> Beware! HICSS has a very spotty research track record.
Quite! I mean, come on, Adam won "Best Paper" in the minitrack and the s.e.
Seriously, let me say I agree and that we're submitting precisely FOR the
reasons you outlined.
> Some papers are good,
> others not -- it varies tremendously from track to track.
Adam spent some time scoping out the Web track and has some hope it will be
decent. The wireless one is a gamble, though (as is our unwritten
> Typically you don't
> want more than 1 paper on your CV from HICSS (most people will understand the
> desire for a Hawaiian vacation, and will overlook it once).
Well, your CV doesn't have to have dancing pigs highlighting the fact, either
:-). It's an all-conference academic publication list like
to watch for (Hi Joe! yes, I know it's only temporary ;-). This will hopefully
be balanced out as only one of many pubs.
> The conventional
> wisdom is that if the research is any good, you'll be able to get it accepted
> in the primary research conference for the particular field.
Yep. The HICSS thing is being treated as the forum it is: a sounding board,
and a place to test the breadth of an idea (in this case, two quite broad
> The other
> rationale is that by submitting the paper to the primary research conference
> for the field, you get much better feedback in the reviews, and acceptance
> also carries some acceptance into the research community (which HICSS does
> not do nearly as much).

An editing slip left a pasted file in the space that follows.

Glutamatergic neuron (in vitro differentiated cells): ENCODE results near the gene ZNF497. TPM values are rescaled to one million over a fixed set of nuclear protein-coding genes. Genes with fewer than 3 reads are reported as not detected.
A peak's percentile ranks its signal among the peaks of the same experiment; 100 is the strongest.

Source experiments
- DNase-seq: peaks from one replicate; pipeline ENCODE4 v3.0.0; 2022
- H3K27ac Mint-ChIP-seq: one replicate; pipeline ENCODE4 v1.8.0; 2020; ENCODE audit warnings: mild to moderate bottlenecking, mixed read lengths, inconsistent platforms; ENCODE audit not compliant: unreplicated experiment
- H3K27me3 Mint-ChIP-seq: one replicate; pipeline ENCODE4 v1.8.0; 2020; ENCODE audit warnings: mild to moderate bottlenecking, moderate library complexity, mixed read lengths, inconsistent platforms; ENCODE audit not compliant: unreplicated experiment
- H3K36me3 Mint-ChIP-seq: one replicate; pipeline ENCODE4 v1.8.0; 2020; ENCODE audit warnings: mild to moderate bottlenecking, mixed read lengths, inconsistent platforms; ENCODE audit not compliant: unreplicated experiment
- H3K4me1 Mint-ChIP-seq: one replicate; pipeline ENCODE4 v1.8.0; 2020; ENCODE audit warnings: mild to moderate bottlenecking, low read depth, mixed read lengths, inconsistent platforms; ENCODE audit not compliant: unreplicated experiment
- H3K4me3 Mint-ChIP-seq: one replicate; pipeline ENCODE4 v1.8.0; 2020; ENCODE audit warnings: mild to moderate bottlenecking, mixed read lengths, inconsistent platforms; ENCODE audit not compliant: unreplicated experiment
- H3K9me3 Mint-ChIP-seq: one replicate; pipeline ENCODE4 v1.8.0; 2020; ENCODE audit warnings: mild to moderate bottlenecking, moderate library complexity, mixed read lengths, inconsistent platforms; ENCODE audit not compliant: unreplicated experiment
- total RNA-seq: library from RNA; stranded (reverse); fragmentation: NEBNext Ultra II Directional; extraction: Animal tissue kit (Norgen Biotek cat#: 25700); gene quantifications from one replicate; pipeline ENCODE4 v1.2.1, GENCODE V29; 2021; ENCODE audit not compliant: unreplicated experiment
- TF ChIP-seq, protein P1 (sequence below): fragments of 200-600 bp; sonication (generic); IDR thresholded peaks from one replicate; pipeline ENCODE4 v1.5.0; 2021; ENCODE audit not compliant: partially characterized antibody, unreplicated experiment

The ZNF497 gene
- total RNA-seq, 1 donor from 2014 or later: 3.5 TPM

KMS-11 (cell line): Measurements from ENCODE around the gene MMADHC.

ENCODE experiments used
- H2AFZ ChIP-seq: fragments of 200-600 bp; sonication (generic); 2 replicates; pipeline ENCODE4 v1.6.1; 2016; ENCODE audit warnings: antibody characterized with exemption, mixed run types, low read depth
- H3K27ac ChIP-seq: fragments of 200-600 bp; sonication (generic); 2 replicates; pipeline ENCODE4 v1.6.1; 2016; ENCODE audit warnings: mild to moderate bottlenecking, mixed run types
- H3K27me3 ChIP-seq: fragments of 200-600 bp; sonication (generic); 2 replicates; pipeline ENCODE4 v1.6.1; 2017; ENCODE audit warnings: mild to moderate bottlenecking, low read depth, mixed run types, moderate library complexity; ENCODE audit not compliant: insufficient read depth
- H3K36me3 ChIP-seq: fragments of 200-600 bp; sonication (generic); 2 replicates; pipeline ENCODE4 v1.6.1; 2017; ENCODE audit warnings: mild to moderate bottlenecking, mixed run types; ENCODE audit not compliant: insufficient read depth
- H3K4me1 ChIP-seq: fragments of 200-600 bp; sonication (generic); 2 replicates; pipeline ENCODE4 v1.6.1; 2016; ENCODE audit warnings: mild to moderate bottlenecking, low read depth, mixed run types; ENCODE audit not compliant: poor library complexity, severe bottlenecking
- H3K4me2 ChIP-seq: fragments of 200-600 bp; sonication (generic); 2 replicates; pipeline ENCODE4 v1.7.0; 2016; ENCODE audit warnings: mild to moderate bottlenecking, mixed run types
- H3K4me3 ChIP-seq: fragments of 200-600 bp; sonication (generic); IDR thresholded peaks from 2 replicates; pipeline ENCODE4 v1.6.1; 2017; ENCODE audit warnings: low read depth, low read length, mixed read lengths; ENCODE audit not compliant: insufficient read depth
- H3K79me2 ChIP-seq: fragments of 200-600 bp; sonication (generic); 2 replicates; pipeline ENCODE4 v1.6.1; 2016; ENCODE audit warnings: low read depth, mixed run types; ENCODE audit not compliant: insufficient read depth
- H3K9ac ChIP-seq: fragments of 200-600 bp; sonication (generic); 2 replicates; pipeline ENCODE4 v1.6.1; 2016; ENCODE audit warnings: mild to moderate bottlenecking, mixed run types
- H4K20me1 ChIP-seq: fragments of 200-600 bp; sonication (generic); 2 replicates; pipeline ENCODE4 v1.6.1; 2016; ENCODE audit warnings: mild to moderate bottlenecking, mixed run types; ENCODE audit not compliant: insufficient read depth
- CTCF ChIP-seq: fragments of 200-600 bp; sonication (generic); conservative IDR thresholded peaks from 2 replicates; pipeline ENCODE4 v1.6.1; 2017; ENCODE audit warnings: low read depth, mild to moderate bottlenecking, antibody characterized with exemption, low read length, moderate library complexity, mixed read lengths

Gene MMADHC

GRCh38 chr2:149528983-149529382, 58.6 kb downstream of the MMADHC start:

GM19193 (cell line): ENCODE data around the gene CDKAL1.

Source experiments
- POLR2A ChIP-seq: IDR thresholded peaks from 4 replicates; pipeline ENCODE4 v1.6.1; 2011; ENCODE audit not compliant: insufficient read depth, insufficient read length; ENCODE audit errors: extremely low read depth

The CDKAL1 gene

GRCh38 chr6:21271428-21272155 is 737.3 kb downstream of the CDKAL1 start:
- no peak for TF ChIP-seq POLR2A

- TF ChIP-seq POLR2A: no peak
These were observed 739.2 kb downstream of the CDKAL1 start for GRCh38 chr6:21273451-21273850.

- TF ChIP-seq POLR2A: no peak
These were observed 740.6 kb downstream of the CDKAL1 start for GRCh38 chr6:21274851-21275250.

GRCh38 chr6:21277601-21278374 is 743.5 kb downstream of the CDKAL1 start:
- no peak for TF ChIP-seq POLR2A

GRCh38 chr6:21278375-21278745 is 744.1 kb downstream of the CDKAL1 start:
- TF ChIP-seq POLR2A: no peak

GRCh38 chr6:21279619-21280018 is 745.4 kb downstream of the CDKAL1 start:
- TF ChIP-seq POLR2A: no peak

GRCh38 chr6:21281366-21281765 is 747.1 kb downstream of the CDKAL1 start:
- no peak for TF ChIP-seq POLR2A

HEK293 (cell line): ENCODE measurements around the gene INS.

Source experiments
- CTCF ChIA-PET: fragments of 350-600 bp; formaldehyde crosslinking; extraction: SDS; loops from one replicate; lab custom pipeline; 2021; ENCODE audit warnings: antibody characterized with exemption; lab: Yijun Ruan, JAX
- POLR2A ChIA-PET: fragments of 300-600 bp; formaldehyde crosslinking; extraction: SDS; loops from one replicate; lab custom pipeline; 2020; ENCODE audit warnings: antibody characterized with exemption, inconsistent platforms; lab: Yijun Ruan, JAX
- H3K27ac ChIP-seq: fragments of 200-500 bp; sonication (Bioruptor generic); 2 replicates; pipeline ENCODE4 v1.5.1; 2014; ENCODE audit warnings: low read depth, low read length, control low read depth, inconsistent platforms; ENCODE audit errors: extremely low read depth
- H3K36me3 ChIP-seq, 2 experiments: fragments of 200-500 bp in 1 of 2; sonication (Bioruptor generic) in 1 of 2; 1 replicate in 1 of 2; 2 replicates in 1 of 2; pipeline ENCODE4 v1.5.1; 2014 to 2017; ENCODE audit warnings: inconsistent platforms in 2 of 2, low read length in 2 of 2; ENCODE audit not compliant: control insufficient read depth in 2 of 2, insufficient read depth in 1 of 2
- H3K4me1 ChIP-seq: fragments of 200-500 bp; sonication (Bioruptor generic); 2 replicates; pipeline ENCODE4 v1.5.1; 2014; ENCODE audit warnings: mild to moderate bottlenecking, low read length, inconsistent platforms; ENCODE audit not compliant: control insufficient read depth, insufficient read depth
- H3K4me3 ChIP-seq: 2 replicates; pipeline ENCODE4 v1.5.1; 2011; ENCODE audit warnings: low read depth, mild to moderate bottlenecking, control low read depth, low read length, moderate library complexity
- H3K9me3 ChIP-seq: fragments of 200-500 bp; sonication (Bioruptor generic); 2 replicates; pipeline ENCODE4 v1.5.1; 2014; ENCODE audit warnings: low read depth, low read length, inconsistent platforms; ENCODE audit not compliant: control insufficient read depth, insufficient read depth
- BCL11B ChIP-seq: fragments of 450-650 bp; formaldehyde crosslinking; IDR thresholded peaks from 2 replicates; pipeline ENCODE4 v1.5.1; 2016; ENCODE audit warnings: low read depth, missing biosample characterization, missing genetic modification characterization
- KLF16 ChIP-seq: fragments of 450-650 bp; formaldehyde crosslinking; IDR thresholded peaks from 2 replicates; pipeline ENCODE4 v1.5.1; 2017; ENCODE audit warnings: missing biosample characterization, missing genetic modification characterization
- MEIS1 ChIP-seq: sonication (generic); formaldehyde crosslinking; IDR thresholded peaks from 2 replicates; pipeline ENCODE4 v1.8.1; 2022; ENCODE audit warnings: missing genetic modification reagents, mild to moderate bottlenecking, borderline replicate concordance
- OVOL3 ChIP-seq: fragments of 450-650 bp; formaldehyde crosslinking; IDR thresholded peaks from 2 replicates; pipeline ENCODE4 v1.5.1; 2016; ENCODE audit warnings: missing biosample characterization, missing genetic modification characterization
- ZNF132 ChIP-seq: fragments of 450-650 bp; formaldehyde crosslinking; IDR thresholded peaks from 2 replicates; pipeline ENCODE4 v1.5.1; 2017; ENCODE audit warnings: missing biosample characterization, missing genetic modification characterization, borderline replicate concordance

Granted. Again, on the two-three year track it will take to develop this
research, this is just a first step. And even within that context, this is the
first preliminary abstract submission step.
> I think submitting the *TP paper to HICSS is a tactical mistake -- this is a
> very good idea, and could be accepted in a far better conference than HICSS.
Thanks. I hope it will indeed become so. I should go pencil Sigcomm'98 in,
actually. That's the real target audience, on the way to becoming a
Journal-quality survey article and perhaps Stevens-like textbook.
> >Our survey compares the distribution algorithms, naming models, reliability,
> >performance and extensibility of two decades' worth of TP development.
> You're going to do a thorough job of this in 12 pages? Ha!
Of course not! We wouldn't want to lock up too many good ideas in there. The
HICSS angle is more the recommendation to adopt and adapt HTTP than it is the
> you may not see this in print until 1999, but the time will have been far
> better spent, and the final product will be a seminal work.
We hope so -- and that could very well include Irvine folks, too.
> >Telnet, FTP, SMTP, NNTP, HTTP
> I think a thorough survey of transport protocols should include the
> point-to-point protocols of Xmodem, Ymodem, Zmodem, Kermit etc. By examining
> these protocols, you'll be able to clearly identify the advantage the other
> protocols had by building on top of TCP/IP (i.e., a clearer separation of
> concerns between low-level and high-level transport).
Now this is an excellent new point. I haven't thought much about the
evolution of p2p links. Perhaps there is companion research to do; ideally, if
someone *has* done this kind of historical analysis, it would be a good model
for our own kind of survey.
> Also, I think you'll
> find that the point-to-point protocols are more efficient. So, there's a
> tradeoff between efficiency and abstraction (separation of concerns).
Excellent point. What's been lost is the ability to *recombine* those
concerns. In the channel-making world, the TCP/IP connection has largely
supplanted its competitors (unlike the app-layer world). So today, we can only
hack around the margins of TCP/IP -- e.g. PPP, SLIP -- to adapt to channels,
or drop down to UDP to adapt to content (lossy). Ideally, we can pick and
choose, so that we can ask the network layer to provide channels of various
properties (latency, jitter). Today, we hack at the margin above, too: RSVP,
flow tags. But we don't have any real competition for channel services anymore
to choose amongst.